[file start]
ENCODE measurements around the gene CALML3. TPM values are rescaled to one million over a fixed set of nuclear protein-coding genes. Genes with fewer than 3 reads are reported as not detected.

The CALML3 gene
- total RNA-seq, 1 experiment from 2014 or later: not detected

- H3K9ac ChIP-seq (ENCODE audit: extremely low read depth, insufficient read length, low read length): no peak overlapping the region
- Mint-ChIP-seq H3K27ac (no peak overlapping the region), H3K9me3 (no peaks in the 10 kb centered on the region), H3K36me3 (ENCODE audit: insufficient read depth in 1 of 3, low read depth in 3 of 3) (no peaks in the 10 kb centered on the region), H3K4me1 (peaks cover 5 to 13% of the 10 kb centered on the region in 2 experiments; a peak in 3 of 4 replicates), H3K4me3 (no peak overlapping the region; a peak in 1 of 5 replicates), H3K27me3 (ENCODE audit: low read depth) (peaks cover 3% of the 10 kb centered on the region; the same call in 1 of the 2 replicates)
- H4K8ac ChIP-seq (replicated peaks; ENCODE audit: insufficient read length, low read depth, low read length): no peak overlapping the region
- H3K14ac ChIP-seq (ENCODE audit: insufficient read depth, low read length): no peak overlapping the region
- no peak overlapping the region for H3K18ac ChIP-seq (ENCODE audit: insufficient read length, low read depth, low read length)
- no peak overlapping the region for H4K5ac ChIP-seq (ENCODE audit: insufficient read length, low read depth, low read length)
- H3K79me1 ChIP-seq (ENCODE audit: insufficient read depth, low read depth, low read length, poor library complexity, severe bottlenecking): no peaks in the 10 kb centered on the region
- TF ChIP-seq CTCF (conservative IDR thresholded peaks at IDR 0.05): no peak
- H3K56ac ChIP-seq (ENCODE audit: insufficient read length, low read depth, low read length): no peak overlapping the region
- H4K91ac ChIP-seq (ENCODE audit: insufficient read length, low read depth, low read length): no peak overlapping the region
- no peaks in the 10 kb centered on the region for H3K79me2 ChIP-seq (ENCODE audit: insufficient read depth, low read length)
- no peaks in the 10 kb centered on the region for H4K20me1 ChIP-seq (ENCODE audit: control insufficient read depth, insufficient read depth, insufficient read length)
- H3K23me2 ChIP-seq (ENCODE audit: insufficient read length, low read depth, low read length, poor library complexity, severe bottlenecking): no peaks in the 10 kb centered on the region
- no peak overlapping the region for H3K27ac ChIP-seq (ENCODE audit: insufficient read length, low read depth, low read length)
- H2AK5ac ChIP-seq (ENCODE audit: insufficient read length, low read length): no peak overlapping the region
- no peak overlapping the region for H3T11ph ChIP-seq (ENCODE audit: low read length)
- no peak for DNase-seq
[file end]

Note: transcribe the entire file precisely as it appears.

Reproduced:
ENCODE measurements around the gene CALML3. TPM values are rescaled to one million over a fixed set of nuclear protein-coding genes. Genes with fewer than 3 reads are reported as not detected.

The CALML3 gene
- total RNA-seq, 1 experiment from 2014 or later: not detected

- H3K9ac ChIP-seq (ENCODE audit: extremely low read depth, insufficient read length, low read length): no peak overlapping the region
- Mint-ChIP-seq H3K27ac (no peak overlapping the region), H3K9me3 (no peaks in the 10 kb centered on the region), H3K36me3 (ENCODE audit: insufficient read depth in 1 of 3, low read depth in 3 of 3) (no peaks in the 10 kb centered on the region), H3K4me1 (peaks cover 5 to 13% of the 10 kb centered on the region in 2 experiments; a peak in 3 of 4 replicates), H3K4me3 (no peak overlapping the region; a peak in 1 of 5 replicates), H3K27me3 (ENCODE audit: low read depth) (peaks cover 3% of the 10 kb centered on the region; the same call in 1 of the 2 replicates)
- H4K8ac ChIP-seq (replicated peaks; ENCODE audit: insufficient read length, low read depth, low read length): no peak overlapping the region
- H3K14ac ChIP-seq (ENCODE audit: insufficient read depth, low read length): no peak overlapping the region
- no peak overlapping the region for H3K18ac ChIP-seq (ENCODE audit: insufficient read length, low read depth, low read length)
- no peak overlapping the region for H4K5ac ChIP-seq (ENCODE audit: insufficient read length, low read depth, low read length)
- H3K79me1 ChIP-seq (ENCODE audit: insufficient read depth, low read depth, low read length, poor library complexity, severe bottlenecking): no peaks in the 10 kb centered on the region
- TF ChIP-seq CTCF (conservative IDR thresholded peaks at IDR 0.05): no peak
- H3K56ac ChIP-seq (ENCODE audit: insufficient read length, low read depth, low read length): no peak overlapping the region
- H4K91ac ChIP-seq (ENCODE audit: insufficient read length, low read depth, low read length): no peak overlapping the region
- no peaks in the 10 kb centered on the region for H3K79me2 ChIP-seq (ENCODE audit: insufficient read depth, low read length)
- no peaks in the 10 kb centered on the region for H4K20me1 ChIP-seq (ENCODE audit: control insufficient read depth, insufficient read depth, insufficient read length)
- H3K23me2 ChIP-seq (ENCODE audit: insufficient read length, low read depth, low read length, poor library complexity, severe bottlenecking): no peaks in the 10 kb centered on the region
- no peak overlapping the region for H3K27ac ChIP-seq (ENCODE audit: insufficient read length, low read depth, low read length)
- H2AK5ac ChIP-seq (ENCODE audit: insufficient read length, low read length): no peak overlapping the region
- no peak overlapping the region for H3T11ph ChIP-seq (ENCODE audit: low read length)
- no peak for DNase-seq